NATO allies are moving toward approving an anti-missile system that would protect Europe, the alliance's secretary general said Thursday, adding that he hoped Russia would join in creating such a shield.
Anders Fogh Rasmussen said that, based on Thursday's meeting of the foreign and defense ministers of NATO's 28 members, he was "quite optimistic" the anti-missile shield would be formally adopted at the organization's next summit in Portugal on Nov. 19-20.
"I was very encouraged by the determination of the allies to modernize the alliance for the 21st century," Fogh Rasmussen told journalists. "We are oriented towards a consensus at the summit in Lisbon that NATO should protect the populations against a missile attack."
Fogh Rasmussen is proposing to expand an existing system of tactical battlefield missile defense to cover the territory and populations of all alliance members against attack from nations such as Iran and North Korea. He has also called on Russia to join the project.
"We should offer Russia an opportunity to cooperate with us," he said.
The United States supports the missile defense proposal. But some governments such as France have taken a dim view of the proposed shield, citing high costs and saying the system cannot replace a robust nuclear deterrent.
At an estimated cost of euro200 million ($279 million), it is much cheaper but also less capable than a dedicated anti-missile system proposed by the Bush administration, which caused a deep rift with Russia.
Russia opposed the stationing of powerful radars and anti-missile batteries near its western borders. But it has not opposed the new system, although Russian officials have said it remains to be seen whether the two networks can be integrated.
Fogh Rasmussen said NATO's new mission statement, expected to be adopted at the summit in Portugal, would focus on streamlining and reforming the organization to deal with emerging threats.
The alliance's annual $1.5 billion budget may be reduced significantly if proposals to slash the number of its agencies from 14 to just three _ dealing with logistics, procurement and communications _ are approved. This would mean cutting the number of people working at NATO from 13,000 to just under 9,000.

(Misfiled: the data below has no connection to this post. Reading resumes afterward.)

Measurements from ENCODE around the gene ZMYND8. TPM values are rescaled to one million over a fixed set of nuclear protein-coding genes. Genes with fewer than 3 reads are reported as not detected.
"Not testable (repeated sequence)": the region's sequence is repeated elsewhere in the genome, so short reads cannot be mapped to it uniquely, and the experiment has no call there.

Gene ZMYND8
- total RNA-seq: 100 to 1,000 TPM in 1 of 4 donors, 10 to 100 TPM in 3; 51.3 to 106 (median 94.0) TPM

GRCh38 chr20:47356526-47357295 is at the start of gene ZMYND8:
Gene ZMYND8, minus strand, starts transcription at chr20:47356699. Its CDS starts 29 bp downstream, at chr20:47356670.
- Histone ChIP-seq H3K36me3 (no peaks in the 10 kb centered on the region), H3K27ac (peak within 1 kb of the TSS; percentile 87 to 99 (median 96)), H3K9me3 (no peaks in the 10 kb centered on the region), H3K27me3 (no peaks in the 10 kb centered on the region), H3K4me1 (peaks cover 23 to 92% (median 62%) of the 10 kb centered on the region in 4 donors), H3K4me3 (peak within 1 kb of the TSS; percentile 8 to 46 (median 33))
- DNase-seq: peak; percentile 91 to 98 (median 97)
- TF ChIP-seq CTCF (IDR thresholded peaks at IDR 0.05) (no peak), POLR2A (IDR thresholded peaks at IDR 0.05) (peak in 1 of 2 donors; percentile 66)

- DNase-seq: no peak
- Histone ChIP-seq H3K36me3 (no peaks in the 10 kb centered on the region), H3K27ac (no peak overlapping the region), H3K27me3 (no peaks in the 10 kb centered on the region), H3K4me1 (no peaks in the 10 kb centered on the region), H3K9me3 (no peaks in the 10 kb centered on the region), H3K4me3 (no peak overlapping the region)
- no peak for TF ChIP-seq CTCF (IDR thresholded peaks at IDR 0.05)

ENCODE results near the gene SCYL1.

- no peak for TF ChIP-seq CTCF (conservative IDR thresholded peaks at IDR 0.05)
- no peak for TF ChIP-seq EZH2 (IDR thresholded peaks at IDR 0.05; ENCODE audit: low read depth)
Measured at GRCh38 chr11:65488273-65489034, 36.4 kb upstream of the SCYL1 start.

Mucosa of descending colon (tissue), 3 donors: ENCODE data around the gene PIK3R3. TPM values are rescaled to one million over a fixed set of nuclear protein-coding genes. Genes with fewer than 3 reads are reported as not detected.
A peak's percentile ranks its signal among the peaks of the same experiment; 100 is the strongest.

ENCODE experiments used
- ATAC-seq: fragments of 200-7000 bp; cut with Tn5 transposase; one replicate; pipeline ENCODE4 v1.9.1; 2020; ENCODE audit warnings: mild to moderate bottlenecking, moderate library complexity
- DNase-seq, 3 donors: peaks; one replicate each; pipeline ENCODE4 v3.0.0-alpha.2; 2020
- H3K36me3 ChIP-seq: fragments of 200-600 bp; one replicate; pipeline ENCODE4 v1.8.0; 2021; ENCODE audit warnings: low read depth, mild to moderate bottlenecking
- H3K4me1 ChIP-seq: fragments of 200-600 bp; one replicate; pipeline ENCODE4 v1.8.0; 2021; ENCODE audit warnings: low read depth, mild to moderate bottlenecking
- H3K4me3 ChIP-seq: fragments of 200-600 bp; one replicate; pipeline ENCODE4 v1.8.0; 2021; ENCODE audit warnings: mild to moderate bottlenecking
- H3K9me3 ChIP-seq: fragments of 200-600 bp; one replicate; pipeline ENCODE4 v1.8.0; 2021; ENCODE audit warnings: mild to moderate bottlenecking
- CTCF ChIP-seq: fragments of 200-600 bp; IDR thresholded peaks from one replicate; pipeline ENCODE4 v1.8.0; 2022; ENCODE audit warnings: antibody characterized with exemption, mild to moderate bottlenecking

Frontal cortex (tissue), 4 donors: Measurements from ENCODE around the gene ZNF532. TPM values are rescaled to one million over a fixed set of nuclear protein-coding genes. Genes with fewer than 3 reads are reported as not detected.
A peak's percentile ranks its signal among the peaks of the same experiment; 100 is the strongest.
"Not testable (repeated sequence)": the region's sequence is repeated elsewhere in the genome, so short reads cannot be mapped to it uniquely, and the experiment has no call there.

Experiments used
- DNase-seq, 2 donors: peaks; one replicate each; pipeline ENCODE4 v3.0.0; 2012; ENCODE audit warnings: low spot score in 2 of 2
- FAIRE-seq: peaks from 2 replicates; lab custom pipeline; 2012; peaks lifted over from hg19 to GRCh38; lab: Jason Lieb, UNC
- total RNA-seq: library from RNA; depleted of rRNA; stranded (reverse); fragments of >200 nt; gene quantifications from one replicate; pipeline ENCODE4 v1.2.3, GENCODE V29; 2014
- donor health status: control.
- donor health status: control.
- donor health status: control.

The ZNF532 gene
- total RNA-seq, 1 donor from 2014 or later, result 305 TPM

NATO's previous mission statement was adopted in 1999, soon after the Cold War ended and before the Sept. 11, 2001, terrorist attacks in the United States led the alliance to take on missions such as counterinsurgency warfare in Afghanistan.
Washington now wants NATO to be equipped to deploy forces to missions outside its traditional theater of operations in Europe, such as Afghanistan or the anti-piracy naval patrols in the Indian Ocean. But many European governments remain wary and argue that the alliance should not be transformed into a global policeman at a time of austerity and spending cuts.
U.S. Secretary of State Hillary Clinton said NATO could no longer base its security on "strategies of the past."
"NATO began as a regional alliance, but the threats it now faces are global, and its perspective must be global as well," she said.
Clinton also called for closer cooperation with Russia, saying that sharing more information regarding military doctrines, strategies and force development would help build trust.
She said she hoped Russian President Dmitry Medvedev would accept an invitation to attend the upcoming NATO summit. "However, even if the Russians choose to decline that invitation, we must continue to build our partnership and we should find another time soon to sit down with Moscow to work on strengthening our cooperation," Clinton said.
Although Russia hasn't sent troops to join the NATO force in Afghanistan, it has provided an alternative overland supply route for allied forces, to complement the ambush-prone logistics link through Pakistan. Russia has also trained Afghan counter-narcotics agents and is in talks with NATO to provide helicopters to the nascent Afghan air force.
Although Afghanistan was not on the agenda of the ministerial meeting, it will figure prominently at the summit in November.
Fogh Rasmussen said the military alliance was helping Taliban representatives meet with the Afghan government, adding that when there are practical ways that the NATO alliance can help the process of reconciliation, it will.
He did not give details, but a senior alliance official has said NATO is giving safe passage for Taliban figures to travel to Kabul for talks.
The Afghan government has acknowledged that it has been involved in reconciliation talks with the Taliban, but discussions between the two sides have been described as mostly informal and indirect message exchanges relying on mediators.
U.S. Secretary of Defense Robert Gates said reconciliation efforts may not bear fruit anytime soon, but he says the effort is worth making.
Associated Press reporters Matt Lee and Anne Christnovich in Brussels contributed to this report.